Oral Health Florida and the Florida Public Health Institute aim to present Florida’s Roadmap for Oral Health to the Florida Department of Health and multiple stakeholders in order to garner their support and facilitate strategy implementation.
The Florida Public Health Institute and Oral Health Florida would like to thank Deitre Epps from the Results Leadership Group for her facilitation and guidance as well as the following members of the Leadership Council for hosting face to face meetings throughout this process:
•Palm Beach State College, Nancy Zinser, RDH, MS
•University of Florida College of Dentistry, Frank Catalanotto, DMD
•Special Olympics Florida , Nancy Sawyer, MEd
What is Results-Based Accountability?™
RBA is a disciplined way of thinking and taking action that can be used to improve the quality of life in communities and the performance of programs, agencies and service systems.
Why use it?
How does it work?
RBA starts with the ends (results) and works backwards to the means to achieve the results
What do we mean by “result”?
The quality of life conditions of well-being that we want for the community as a whole.
Friedman, M. (2009). Trying Hard is Not Good Enough:. BookSurge Publishing
Result: All people in Florida have optimal oral health and well-being
Focus area #1: Improved access to and utilization of quality oral health care
Focus area #2: Increased access to community water system fluoridation
Why is this important?
Background and rationale for focusing on the indicator or result.
How will we know the result has been achieved?
The achievement of our result will be measured by progress on 3 – 5 community indicators in each focus area. The goal is to choose indicators that communicate well, are of central importance to the result and for which good data is available.
What critical stakeholders do we need to address the underlying factors?
Innovative states and communities have been able to design programs that connect families with the preventive care needed to stay healthy. These programs have solved problems of health access and shown significant long term improvements for children and families – but many places still don’t have access to these innovations.
A 2000 report by the U.S. Surgeon General called dental disease a “silent epidemic.” Overwhelming numbers of individuals exhibit serious dental diseases , contributing to poor overall health, hospital emergency room visits for preventable dental conditions, missed school and work days and other consequences (1). Access to oral health care services is one of the important determinants of oral health status. The American Dental Association recently presented a data summary (2) that stated: “Utilization of dental care has declined among working age adults, particularly the young and the poor. Dental benefits coverage for adults has steadily eroded the past decade, again particularly for young and poor adults. Not surprisingly, more and more adults in all income groups are experiencing financial barriers to care”. The result of this lack of access to oral health care has been labeled as a “dental crisis in America” by the United States Senate (3). Studies show that patients who are able to access dental care and receive preventive and therapeutic dental services are better able to prevent and control dental diseases such as dental caries (3). We have chosen three indicators to illustrate the level of access to oral health care services for one high risk patient group of children in Florida and one indicator to illustrate the effects of lack of access to oral health services for the general population in Florida.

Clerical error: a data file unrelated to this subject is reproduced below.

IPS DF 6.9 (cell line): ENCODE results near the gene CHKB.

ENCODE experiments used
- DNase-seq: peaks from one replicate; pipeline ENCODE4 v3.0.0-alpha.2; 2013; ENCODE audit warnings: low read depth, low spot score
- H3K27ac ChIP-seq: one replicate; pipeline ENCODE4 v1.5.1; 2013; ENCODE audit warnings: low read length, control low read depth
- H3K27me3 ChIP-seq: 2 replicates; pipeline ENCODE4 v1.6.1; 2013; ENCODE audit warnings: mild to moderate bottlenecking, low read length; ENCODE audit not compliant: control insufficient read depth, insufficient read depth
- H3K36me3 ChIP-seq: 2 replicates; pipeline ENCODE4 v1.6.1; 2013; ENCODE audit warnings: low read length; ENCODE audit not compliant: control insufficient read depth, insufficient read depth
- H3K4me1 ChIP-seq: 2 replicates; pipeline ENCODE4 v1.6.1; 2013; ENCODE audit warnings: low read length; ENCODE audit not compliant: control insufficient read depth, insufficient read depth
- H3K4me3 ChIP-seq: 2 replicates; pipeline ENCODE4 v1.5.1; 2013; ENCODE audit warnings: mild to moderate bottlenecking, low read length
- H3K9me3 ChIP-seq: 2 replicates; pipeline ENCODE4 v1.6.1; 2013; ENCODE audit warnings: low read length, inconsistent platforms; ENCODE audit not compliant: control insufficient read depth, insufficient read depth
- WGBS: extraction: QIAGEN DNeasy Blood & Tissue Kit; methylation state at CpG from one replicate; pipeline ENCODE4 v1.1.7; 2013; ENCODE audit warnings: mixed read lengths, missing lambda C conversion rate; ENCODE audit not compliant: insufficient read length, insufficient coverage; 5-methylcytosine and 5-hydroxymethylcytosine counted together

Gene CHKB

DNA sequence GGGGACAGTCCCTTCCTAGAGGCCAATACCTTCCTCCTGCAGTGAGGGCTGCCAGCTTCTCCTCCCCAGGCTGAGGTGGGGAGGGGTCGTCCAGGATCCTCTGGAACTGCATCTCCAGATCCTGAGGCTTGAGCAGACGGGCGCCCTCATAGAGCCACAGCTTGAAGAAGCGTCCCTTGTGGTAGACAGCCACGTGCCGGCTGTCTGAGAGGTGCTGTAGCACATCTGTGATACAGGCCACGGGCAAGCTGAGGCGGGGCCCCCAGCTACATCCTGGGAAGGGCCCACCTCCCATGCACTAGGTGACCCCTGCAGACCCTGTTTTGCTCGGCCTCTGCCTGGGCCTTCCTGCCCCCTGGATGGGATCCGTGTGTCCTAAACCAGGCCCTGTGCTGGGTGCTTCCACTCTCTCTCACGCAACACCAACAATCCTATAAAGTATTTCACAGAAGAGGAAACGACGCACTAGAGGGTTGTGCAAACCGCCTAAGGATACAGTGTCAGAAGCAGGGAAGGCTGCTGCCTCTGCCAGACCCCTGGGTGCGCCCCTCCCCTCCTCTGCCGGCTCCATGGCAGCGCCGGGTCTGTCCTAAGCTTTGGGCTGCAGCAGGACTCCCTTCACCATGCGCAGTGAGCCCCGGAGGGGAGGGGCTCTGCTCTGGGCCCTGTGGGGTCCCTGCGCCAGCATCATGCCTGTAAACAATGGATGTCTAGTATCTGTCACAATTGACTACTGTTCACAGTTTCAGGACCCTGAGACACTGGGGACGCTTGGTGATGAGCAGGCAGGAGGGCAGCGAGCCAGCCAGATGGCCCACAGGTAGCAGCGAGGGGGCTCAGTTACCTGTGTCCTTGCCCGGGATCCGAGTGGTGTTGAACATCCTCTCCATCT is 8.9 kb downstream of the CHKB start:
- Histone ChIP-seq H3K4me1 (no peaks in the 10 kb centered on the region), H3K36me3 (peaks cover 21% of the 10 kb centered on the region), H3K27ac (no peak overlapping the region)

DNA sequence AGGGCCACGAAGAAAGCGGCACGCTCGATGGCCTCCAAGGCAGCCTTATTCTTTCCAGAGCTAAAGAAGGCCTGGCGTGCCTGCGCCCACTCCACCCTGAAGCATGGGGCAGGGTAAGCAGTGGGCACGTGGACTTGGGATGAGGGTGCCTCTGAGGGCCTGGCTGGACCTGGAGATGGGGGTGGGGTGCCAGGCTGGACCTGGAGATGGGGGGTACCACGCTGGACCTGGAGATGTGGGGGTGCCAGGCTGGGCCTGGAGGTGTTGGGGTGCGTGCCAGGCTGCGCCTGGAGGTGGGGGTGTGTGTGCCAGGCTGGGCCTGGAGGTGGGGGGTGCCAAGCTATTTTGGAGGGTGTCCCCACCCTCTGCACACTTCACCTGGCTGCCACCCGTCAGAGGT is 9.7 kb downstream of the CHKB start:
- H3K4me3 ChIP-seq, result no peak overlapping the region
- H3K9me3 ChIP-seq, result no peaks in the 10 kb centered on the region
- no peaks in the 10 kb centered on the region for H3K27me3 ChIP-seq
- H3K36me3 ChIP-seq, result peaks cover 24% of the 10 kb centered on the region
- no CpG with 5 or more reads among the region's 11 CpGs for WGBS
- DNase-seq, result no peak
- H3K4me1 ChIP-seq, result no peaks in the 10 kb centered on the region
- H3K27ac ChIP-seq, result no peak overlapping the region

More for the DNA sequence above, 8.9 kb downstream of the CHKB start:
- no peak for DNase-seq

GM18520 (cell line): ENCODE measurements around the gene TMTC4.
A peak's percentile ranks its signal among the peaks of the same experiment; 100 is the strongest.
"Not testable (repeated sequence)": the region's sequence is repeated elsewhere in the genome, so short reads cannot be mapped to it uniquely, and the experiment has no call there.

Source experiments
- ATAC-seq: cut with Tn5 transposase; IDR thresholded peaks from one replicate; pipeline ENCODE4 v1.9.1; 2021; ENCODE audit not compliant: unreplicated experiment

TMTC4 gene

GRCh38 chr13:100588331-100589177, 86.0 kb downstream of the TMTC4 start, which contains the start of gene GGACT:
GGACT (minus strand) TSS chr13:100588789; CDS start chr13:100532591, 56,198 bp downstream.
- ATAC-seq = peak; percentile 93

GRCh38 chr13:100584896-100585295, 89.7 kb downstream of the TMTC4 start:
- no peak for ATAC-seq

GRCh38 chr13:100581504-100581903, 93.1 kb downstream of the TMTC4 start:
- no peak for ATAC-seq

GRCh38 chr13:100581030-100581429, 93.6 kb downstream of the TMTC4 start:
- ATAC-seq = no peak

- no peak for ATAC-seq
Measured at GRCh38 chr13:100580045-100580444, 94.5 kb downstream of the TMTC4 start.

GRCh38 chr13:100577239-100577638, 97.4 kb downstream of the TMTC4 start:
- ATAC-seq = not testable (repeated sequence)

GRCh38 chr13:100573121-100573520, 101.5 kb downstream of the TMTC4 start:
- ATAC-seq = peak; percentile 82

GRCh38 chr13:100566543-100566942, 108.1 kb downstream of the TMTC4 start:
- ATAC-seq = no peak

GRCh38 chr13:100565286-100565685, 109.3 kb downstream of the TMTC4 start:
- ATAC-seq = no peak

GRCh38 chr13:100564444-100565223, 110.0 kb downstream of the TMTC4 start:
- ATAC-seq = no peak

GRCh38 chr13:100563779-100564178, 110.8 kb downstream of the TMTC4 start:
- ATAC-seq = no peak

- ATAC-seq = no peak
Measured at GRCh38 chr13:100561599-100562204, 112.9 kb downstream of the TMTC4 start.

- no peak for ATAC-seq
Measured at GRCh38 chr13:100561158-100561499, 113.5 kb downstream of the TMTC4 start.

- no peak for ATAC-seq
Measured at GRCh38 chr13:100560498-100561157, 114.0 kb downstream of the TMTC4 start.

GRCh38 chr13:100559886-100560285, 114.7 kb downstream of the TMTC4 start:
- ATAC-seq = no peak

Past generations have solved many problems of infectious disease for our people. Problems like small pox and measles are a thing of the past. Today, we have the tools to prevent the most common infectious diseases affecting children and families, including tooth decay. Preventing this disease will avoid expensive treatments, missed work, school and missed opportunities later in life.
Background and rationale for focusing on the indicator.
According to the Centers for Disease Control and Prevention (CDC), studies show that water fluoridation reduces tooth decay by about 25 percent over a person's lifetime. Community water fluoridation is safe, effective, economical and available to all consumers of a fluoridated community water supply regardless of age, income, education, or socioeconomic status. Income and the ability to access regular dental care are not barriers to receiving fluoride's protective benefits. In addition, the CDC reports that “every $1 invested in this preventive measure yields approximately $38 savings in dental treatment costs.” The CDC has recognized water fluoridation as one of 10 great public health achievements of the 20th century.
The Centers for Disease Control and Prevention Community Water Fluoridation. (July 2013) Accessed from http://www.cdc.gov/fluoridation/index.htm on May 15, 2014.
Data Development Agenda: Priorities for new or improved data
�Florida Association of Counties
�Local dental groups
�Dental insurance companies
�Florida Department of Health
�Florida Dental Hygiene Association
�University of Florida School of Dentistry
�Nova Southeastern University College of Dentistry
�Florida League of Cities
�Oral Health Florida
�County Health Departments
�American Dental Association
�Centers for Disease Control and Prevention (CDC)
�American Academy of Pediatrics Campaign for Dental Health (ILikeMyTeeth.org)
�Pew's Children's Dental Campaign Project
�Children's Dental Health Project
�Association of State and Territorial Dental Directors
�National Dental Association
�National Hispanic Association
The work of the Florida Head Start State Collaboration Office depends upon both national and state priorities. The Florida Head Start Collaboration Office engages in a number of projects and activities designed to enhance early learning systems and services for children, families, and communities.